Komatsu Australia and Tanilba Bay community join forces to refurbish Girl Guides hall

Victoria Grey, Smith Family, Scott Curtis and Todd Hutton of Komatsu Australia and Natasha Reece, Smith Family.


THE former Girls Guides hall in Tanilba Bay is set for a dramatic makeover, thanks to a $10,000 donation from Komatsu Australia.

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Todd Hutton and Scott Curtis applied for the donation through their employer as part of Komatsu’s Live Your Dream Program, which invites employees to propose worthy community projects for the global heavy machinery corporation to support.

Scott and Todd specified the Smith Family as their chosen community group, who suggested refurbishing the Girl Guides hall with the donation.

“They outlined that the hall needed to be done up, and it’s a project that we can be hands on with as well.

“We think we can really make a difference here,” said Scott.

Natasha Reece, Project Manager, Facilitating Partner Team, Smith Family Communities for Children Initiative, said the refurbished hall, currently used by Centre for Hope as a youth drop-in centre in the afternoons and evenings twice a week, would be transformed into a community hub.

“Centre for Hope were really keen to turn the space into a community hub and to get it used in the daytime as well,” said Natasha.

“When completed the hall will be used for things like play groups, school transition groups, parenting programs, counselling, cooking and exercise groups,” she said.

The hall will now be shared with organisations including the Centre for Hope, KU Children’s Services, Save the Children, Interrelate Ltd, Samaritans Foundation, and the Family Action Centre of the University of Newcastle.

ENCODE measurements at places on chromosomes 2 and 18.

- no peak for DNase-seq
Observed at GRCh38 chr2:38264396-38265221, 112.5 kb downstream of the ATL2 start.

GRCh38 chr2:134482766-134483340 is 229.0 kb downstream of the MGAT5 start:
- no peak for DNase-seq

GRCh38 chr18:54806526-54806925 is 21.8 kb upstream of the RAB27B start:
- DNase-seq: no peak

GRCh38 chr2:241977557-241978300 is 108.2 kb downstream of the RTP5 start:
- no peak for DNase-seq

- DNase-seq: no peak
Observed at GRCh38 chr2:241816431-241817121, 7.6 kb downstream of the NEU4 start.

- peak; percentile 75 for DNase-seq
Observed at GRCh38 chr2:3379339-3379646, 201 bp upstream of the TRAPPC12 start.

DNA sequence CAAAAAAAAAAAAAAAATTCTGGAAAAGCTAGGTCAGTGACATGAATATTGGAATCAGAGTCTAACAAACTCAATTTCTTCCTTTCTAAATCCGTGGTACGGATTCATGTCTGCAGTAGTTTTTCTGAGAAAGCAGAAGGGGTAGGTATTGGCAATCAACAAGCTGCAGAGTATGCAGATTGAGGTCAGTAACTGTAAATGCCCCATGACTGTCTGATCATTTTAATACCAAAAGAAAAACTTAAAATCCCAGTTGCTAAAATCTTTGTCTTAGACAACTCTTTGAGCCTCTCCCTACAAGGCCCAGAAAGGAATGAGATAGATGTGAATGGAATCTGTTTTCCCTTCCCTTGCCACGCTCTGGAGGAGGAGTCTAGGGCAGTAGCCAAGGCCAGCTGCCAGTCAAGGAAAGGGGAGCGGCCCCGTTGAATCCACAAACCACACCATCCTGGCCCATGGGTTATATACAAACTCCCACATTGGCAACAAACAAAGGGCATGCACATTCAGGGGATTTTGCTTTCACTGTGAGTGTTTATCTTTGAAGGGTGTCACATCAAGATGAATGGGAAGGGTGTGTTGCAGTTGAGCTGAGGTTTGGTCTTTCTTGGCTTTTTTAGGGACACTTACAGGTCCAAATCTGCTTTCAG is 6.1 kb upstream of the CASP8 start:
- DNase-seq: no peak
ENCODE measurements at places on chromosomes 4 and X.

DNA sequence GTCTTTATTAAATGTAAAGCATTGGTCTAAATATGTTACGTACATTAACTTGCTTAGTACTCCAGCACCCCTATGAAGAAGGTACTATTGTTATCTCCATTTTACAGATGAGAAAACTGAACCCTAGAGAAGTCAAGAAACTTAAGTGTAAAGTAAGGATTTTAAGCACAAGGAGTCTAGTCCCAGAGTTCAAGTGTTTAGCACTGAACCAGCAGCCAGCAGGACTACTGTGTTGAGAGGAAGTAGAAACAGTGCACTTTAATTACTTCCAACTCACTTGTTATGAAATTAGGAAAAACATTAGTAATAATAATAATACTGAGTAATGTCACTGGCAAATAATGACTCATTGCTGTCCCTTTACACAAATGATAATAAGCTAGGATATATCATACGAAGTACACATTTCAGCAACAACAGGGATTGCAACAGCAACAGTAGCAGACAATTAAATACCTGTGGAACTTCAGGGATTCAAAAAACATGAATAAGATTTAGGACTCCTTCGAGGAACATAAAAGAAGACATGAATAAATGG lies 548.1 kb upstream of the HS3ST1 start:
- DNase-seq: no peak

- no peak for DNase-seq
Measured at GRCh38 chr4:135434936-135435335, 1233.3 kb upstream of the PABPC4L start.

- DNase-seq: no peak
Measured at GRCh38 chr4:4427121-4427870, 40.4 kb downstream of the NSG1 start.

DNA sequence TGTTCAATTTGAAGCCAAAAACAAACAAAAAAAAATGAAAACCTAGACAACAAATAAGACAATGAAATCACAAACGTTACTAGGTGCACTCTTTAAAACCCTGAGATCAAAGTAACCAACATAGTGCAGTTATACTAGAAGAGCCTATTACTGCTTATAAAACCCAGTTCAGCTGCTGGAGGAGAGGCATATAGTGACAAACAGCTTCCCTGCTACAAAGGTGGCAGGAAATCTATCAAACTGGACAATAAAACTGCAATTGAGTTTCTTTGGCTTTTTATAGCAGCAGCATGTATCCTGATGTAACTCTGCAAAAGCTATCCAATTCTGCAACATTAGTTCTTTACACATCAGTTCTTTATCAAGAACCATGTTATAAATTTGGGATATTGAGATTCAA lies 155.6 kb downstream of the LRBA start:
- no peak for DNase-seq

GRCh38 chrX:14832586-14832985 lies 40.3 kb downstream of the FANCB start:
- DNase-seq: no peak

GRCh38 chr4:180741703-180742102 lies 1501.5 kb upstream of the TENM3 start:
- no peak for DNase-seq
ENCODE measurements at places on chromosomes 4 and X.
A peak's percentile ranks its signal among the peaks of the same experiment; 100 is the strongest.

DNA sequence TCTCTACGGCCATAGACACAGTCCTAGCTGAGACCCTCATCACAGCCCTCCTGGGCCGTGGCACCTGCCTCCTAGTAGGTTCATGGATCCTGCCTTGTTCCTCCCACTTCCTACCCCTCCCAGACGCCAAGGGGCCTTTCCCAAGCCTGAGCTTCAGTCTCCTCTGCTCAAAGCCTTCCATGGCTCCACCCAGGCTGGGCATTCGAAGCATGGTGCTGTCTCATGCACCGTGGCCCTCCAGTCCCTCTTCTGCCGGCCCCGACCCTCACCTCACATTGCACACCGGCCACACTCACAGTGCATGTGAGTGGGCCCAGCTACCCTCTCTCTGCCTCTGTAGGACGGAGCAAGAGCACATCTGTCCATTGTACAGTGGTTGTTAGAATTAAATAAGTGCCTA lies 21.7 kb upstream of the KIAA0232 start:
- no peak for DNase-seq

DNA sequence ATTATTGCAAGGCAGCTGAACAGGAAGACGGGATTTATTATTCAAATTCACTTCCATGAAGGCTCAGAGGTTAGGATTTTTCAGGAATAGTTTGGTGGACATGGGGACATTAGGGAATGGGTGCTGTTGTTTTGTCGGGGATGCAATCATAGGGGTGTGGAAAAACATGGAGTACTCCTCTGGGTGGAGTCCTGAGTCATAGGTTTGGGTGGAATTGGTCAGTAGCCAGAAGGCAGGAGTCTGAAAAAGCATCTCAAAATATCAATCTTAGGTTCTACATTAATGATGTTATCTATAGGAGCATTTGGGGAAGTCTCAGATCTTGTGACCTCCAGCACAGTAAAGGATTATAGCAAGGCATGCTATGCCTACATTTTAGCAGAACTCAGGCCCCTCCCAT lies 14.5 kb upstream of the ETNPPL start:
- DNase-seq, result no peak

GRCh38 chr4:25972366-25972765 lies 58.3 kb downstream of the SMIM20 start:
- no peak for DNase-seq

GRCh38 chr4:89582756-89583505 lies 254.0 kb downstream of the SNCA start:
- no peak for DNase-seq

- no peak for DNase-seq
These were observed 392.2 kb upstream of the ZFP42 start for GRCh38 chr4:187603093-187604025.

Geraldine Moran, CEO of Centre for Hope, said she was excited for the future of the hall and the impact it would have on young people in Tanilba Bay.

“The young people will see value in themselves, from the value they see people putting into this centre.

“It will reflect to them how important they are to the community.

“The Smith Family do wonderful things and we feel so privileged to be a part of it,” she said.

While Scott and Todd were instrumental in securing the funding for the project, their impact does not stop there, with the pair offering their skills, time, and connections to complete much of the refurbishment work themselves.

“Komatsu is giving us two weeks off to work on the hall. We will get the big wide brim hat on and get into it. We should have enough to keep us busy for a few weeks,” said Scott.

The pair are beginning work from 19 October and invite the community down to the hall to lend a hand.

“All are welcome,” Todd said.

“Many hands make light work.”

The hall refurbishment project has also received generous offers of assistance from several local businesses, including free concreting, excavation, and labouring.

While not finalised, the project is likely to include new fencing for the hall, a patio area, rejuvenation of the kitchen and a focus on enhancing the natural beauty of the space with native plants and trees.



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